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Simpsonwood United Methodist Defines ‘Joyful Noise’ Through Many Genres



David Francis, Simpsonwood UMC
David Francis, Simpsonwood UMC (Photography by Tracey Rice)

The church’s new director of music blends gospel, classical, jazz, show tunes and even “Baby Shark” into its worship experience

 A combination of passion, serendipity and an appreciation for the power of music to uplift the spirit brought David Francis to Simpsonwood United Methodist Church (UMC). The church had been without a Director of Music since the pandemic’s early days. Francis assumed the role in November 2021 with a key goal of revitalizing the choir.

With a star-struck, half-century career encompassing producing, composing, recording and performing, along with his vast network of musical contacts (he is artistic producer of the Roswell Music Club and Alpharetta Music Club), he is steadily uplifting the entire music program at Simpsonwood and aiming toward a whole new realm of artistry.

Interestingly, Francis’ career has come full circle. He last brought music to a church while in his twenties. Growing up in Memphis, Tennessee, he accompanied services for a very conservative, working-class Baptist church, but he wasn’t positively accepted as an openly gay person. His experience at Simpsonwood is totally different.

“Our young co-pastors, husband and wife Rev. David and Rev. Susan Allen Grady, are kind, thoughtful and very progressive and open-minded people. I have great respect and admiration for them. This church also has a strong history of being mission-based and supporting worthy causes, and I like it when good intentions become good works,” Francis said.

Choir Members (Photography by Tracey Rice)

Opening the boundaries of music

Good works — in terms of music — are now materializing at Simpsonwood in abundance. Francis intends to broaden musical boundaries by exposing congregants to selections that come from religious, classical, theatrical, gospel and other genres. And he encourages participation by both amateur and professional musicians of all ages from the broader community.

At the Easter morning service, worshipers will be treated to eight string players, an oboist and percussionists — two from the Wesleyan School in Peachtree Corners — accompanying the choir performing “Gabriel’s Oboe” and “On Earth As It Is In Heaven” from the film “The Mission,” as well as “And The Glory of the Lord” from Handel’s “Messiah.”

Plans are in the works for a late summer theatrical production of “Carnival of the Animals” by Saint-Saens. It will feature instrumentalists and actors from the church, the Atlanta Youth Symphony and the community. Kids will enjoy renditions of songs from Disney film favorites to the ever-popular “Baby Shark.”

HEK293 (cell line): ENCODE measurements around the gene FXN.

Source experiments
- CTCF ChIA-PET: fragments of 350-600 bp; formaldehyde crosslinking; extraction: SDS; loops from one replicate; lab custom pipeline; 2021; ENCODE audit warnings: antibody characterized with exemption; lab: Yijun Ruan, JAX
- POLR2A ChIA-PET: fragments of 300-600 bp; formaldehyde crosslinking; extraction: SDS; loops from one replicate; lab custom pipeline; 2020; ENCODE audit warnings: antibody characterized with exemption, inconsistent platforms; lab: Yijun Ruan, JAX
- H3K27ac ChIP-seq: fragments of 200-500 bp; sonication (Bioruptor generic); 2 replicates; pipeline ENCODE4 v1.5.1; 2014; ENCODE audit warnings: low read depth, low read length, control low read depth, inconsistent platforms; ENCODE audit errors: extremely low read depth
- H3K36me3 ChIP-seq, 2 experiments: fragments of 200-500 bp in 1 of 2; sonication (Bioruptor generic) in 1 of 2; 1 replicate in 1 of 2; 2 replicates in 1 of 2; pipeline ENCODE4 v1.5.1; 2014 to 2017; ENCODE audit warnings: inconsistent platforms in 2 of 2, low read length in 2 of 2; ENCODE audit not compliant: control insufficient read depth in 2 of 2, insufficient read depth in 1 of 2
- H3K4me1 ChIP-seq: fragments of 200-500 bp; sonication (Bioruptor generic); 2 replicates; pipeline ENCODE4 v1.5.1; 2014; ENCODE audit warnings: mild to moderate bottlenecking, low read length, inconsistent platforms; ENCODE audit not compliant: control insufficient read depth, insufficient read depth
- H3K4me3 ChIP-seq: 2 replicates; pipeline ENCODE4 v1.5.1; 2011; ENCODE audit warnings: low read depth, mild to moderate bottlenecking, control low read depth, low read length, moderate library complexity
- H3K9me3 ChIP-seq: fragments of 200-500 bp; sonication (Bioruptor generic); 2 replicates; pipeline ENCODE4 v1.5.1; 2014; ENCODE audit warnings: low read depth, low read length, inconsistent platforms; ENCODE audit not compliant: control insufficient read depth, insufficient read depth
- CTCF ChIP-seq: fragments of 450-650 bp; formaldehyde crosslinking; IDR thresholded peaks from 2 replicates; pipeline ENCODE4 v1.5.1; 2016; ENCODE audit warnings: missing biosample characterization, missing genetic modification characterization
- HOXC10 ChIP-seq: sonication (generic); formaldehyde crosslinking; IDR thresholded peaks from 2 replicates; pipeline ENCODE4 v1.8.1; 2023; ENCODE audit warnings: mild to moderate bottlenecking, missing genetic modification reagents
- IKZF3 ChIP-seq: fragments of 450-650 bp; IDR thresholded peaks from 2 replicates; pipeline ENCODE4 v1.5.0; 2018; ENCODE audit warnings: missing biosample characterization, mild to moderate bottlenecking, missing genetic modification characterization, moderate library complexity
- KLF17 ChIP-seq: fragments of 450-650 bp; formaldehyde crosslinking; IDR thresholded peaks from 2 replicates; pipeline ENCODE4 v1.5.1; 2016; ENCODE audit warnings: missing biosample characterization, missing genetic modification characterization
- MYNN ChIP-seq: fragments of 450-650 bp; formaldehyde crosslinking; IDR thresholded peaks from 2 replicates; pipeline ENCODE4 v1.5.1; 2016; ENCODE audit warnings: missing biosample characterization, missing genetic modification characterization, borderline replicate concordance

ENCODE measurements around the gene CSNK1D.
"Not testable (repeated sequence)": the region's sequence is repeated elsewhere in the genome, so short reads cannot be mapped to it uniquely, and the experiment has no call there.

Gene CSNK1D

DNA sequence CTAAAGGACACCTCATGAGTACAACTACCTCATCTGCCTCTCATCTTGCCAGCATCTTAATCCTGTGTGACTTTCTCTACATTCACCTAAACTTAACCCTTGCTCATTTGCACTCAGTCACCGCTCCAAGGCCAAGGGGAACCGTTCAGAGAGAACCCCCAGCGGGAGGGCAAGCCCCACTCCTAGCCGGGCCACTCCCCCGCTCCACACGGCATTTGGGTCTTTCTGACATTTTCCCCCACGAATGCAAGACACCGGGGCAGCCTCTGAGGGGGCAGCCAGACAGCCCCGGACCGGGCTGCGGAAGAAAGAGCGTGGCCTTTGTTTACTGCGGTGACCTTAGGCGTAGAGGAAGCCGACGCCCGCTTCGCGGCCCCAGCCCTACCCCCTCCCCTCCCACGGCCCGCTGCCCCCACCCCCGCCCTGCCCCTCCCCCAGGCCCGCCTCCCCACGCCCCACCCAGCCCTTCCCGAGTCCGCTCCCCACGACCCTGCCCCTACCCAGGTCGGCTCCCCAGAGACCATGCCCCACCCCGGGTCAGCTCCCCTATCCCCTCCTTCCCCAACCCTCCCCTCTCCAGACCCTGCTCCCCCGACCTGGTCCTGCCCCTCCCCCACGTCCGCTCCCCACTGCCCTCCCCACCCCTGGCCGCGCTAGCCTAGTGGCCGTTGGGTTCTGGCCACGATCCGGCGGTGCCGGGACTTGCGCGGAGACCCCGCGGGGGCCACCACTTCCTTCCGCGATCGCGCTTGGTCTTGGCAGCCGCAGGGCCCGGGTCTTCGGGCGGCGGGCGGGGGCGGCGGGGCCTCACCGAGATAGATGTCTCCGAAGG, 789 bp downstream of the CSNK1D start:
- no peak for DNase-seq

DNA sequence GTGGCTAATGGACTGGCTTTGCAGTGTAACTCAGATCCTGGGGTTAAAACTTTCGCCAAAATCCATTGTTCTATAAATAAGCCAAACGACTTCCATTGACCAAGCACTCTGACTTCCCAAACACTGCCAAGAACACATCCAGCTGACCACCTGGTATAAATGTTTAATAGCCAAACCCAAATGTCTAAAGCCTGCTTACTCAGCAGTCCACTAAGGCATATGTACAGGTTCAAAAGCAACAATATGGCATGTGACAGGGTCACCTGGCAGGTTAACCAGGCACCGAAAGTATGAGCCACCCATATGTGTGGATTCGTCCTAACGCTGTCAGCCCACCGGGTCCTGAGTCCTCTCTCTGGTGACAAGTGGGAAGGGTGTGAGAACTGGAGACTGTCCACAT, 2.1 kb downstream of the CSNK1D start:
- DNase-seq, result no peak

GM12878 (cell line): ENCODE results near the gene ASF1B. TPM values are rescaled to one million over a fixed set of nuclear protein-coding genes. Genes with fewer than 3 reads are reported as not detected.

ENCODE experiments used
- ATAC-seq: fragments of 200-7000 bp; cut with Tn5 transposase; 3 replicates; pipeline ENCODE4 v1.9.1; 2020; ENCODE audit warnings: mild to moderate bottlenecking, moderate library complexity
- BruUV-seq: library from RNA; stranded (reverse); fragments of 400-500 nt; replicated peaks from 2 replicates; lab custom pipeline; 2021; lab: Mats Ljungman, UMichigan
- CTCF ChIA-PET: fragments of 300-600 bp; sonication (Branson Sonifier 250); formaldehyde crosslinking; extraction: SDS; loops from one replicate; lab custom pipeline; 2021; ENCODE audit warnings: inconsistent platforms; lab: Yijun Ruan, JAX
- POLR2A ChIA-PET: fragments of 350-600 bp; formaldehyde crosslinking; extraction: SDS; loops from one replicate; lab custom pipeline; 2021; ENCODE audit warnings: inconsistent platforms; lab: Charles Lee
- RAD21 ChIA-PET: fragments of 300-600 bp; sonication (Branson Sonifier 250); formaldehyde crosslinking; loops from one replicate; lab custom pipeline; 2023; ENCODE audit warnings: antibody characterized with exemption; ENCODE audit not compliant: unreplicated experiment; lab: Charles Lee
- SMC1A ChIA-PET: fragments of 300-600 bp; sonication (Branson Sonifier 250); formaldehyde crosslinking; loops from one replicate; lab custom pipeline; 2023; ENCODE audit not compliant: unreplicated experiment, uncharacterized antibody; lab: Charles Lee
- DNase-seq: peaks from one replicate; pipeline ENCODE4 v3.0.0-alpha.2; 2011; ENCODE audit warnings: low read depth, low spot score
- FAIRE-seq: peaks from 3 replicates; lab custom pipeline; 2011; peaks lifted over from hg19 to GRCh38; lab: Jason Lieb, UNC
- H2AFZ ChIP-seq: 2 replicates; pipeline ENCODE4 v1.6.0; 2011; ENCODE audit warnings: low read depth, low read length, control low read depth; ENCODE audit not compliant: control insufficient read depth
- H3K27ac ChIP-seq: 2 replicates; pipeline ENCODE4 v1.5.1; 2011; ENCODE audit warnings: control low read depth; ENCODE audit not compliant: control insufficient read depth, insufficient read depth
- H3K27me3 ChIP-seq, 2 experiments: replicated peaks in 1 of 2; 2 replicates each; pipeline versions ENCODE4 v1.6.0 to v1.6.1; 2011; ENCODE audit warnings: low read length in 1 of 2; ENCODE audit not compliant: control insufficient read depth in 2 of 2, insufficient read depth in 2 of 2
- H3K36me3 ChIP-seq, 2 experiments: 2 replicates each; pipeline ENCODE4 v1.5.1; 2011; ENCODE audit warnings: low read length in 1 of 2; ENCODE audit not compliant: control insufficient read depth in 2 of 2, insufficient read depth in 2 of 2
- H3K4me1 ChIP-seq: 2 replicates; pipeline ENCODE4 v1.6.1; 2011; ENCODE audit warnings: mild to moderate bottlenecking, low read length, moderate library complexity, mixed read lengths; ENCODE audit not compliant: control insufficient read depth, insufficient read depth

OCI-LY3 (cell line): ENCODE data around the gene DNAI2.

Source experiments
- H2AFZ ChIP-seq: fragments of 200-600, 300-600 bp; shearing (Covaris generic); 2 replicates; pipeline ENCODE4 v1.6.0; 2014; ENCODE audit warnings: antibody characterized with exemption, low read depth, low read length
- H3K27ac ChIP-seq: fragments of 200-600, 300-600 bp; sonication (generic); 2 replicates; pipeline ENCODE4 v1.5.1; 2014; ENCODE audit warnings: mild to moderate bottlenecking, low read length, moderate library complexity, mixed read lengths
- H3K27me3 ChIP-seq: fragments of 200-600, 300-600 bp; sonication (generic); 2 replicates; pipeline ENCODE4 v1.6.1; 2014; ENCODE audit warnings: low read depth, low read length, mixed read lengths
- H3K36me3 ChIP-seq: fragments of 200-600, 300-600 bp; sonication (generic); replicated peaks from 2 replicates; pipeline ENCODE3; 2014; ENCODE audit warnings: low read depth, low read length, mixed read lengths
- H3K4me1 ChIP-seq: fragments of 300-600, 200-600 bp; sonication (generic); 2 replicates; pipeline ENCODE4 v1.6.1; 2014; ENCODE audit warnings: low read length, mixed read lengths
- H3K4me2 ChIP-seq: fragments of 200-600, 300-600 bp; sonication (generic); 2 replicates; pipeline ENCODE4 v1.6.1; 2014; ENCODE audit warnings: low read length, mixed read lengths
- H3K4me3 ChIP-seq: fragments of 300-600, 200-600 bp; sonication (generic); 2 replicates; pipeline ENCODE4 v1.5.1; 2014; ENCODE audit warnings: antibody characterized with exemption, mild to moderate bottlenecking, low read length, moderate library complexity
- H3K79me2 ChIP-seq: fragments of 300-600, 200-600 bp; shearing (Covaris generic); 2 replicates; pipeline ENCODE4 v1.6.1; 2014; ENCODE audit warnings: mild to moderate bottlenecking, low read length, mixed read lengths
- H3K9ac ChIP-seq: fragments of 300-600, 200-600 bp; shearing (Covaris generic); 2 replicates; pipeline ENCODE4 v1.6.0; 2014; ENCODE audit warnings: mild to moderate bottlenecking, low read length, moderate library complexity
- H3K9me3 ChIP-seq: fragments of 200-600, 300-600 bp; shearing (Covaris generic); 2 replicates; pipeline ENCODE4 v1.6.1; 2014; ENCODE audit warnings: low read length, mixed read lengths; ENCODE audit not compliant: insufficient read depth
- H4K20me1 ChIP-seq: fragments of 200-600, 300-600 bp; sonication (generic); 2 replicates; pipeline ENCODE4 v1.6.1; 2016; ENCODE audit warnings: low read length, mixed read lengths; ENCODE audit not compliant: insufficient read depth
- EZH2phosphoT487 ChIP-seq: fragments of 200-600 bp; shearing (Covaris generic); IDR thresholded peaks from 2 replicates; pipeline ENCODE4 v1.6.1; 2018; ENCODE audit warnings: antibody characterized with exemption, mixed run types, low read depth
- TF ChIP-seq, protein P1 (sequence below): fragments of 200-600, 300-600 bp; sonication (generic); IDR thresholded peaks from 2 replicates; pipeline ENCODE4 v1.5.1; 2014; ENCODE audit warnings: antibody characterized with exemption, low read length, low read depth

Simpsonwood UMC is already gaining ground as a center for musical performance. On March 5, Simpsonwood hosted a piano competition for approximately 250 piano students. Taking advantage of its fine audio system and three quality grand pianos, the church hosted a two piano/four hand piano recital and will soon host a recital of young clarinet students.

Bird’s eye view of Francis playing the piano in the sanctuary, photographed using a drone.

Bringing joy through music

The excitement and energy that Francis is infusing into SImpsonwood’s music program says as much about his musical prowess as it does about his effervescent personality. And it is not going unnoticed.

Lindsey and John Evans are two of the choir’s newest members. They both sang in their high school choruses but had no interest in participating in the choir, although they joined Simpsonwood in 2011. Lindsey’s musical affinity (she dreamed of being a star on Broadway) resonated with Francis’ own musical fervor.

“I’ve listened to a couple of his CDs, and it blows my mind that I even know this person. Yet, his strong purpose in building the choir here is not to have some sort of accolade; he just wants to bring joy to people through music,” said Lindsey.

“And there is no condemnation if you don’t hit the right note. It’s all very positive,” she continued. “It goes back to his whole basis for doing what he does, to bring joy and to have fun. Even if you only sang a little 30 years ago, you are welcome to give the choir a shot.”

Lindsey Evans appreciates the positive impact of Simpsonwood’s musical focus. “The congregation is becoming more invested in the music program, even if they don’t sing,” she said. “People are staying after the service to hear David play before they leave. They just stand around in the sanctuary listening. It’s mesmerizing to watch him play. He plays the piano like no one I’ve ever seen. It’s intense. You just see and feel all of his emotions when he plays.”

Drawing in the community

Prior to the start of Sunday worship, Francis has instituted something he refers to as euphonious (pleasing to the ear) contemplation. It involves 15 minutes of music that differs week to week and is designed to appeal to a variety of tastes. Invited to perform so far have been several piano students, a flute player and an opera singer.

“It’s easy to get caught up into just the people who are already here, the church’s mission projects, and forget about the community,” Lindsey said. “David wants to draw people in from the community and let them experience Simpsonwood in some way, even if they don’t join the church.”

Simpsonwood offers two distinctly different Sunday worship services. The main sanctuary features the talented choir focusing on more traditional hymns, while in the gym, a modern service takes a contemporary approach supported by a five-piece band.

Simpsonwood’s co-pastors, the Gradys, are thrilled to have Francis as a “teammate.”

“The number of people participating in our sanctuary service is more than double what it was prior to Francis’ arrival. He has brought such energy and joy and enthusiasm to our worshipers,” said the Rev. Dave Grady. “He’s taking his long experience and has begun to weave in everything from 20th-century music to classical music, and a little bit of Broadway.

“In my 20 years of ministry I’ve never had a choir director who will help out someone who wants to sing a song by writing a new arrangement to accentuate their individual voice,” Rev. Dave Grady added. “Anyone who wants to offer musical gifts can bring something to the table for the glory of God.”

Plans include initiating a youth choir and expanding the adult choir to 50 participants.

“It’s always good to find opportunities for people working in artistic endeavors. And churches can pick up the slack when schools reduce music and arts programs,” said Francis.

Offering a welcoming space

He aims to connect with music directors in local schools to see if they have ensembles that would like to perform in a non-judgmental, non-threatening environment, potentially transforming Simpsonwood into a safe and welcoming space for young people to nurture their skill and appreciation for music.

Relevance is another focus of Simpsonwood’s musical program. A recent Sunday service featured a piece for two pianos/four hands with Maurice Ravel’s “The Fairy Garden,” dedicated to the people and children of Ukraine.